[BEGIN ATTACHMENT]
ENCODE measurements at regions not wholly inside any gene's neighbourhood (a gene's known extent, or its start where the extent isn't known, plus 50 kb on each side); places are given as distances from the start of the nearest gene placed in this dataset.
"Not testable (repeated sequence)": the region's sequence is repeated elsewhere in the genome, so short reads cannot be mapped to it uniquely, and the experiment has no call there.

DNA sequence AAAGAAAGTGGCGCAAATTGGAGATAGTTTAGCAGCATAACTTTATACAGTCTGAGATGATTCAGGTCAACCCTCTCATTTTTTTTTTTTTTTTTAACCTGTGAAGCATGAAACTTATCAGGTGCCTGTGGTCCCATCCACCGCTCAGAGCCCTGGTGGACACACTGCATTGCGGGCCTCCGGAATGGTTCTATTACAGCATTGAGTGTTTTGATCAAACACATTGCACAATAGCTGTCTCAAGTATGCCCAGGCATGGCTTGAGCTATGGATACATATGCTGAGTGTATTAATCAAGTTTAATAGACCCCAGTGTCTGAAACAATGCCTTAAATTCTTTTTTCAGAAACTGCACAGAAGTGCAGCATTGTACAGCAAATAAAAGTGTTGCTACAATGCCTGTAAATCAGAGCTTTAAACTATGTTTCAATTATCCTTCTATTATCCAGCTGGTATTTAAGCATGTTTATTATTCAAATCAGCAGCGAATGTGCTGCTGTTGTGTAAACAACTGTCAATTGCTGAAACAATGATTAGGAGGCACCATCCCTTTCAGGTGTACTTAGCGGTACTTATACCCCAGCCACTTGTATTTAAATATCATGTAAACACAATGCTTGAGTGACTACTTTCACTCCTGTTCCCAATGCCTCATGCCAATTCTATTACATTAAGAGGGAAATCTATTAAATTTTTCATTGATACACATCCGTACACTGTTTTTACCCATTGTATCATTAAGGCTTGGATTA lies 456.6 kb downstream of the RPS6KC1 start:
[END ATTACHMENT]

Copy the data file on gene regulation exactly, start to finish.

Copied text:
ENCODE measurements at regions not wholly inside any gene's neighbourhood (a gene's known extent, or its start where the extent isn't known, plus 50 kb on each side); places are given as distances from the start of the nearest gene placed in this dataset.
"Not testable (repeated sequence)": the region's sequence is repeated elsewhere in the genome, so short reads cannot be mapped to it uniquely, and the experiment has no call there.

DNA sequence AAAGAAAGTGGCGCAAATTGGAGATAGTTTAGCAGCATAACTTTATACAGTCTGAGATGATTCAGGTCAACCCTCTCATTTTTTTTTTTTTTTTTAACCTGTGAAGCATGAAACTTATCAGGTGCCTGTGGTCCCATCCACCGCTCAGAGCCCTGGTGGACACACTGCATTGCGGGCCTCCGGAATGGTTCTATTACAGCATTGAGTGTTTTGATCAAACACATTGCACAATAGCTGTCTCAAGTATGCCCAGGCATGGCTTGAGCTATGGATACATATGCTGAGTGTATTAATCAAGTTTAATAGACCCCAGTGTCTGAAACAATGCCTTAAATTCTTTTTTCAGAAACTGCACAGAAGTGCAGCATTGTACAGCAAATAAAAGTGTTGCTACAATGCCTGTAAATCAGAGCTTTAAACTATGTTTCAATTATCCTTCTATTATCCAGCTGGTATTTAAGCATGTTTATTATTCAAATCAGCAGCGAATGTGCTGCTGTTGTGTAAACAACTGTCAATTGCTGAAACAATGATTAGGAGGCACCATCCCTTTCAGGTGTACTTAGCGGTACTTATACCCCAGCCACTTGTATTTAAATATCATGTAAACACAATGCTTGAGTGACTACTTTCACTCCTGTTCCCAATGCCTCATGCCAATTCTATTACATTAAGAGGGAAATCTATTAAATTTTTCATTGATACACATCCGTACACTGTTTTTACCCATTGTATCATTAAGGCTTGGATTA lies 456.6 kb downstream of the RPS6KC1 start: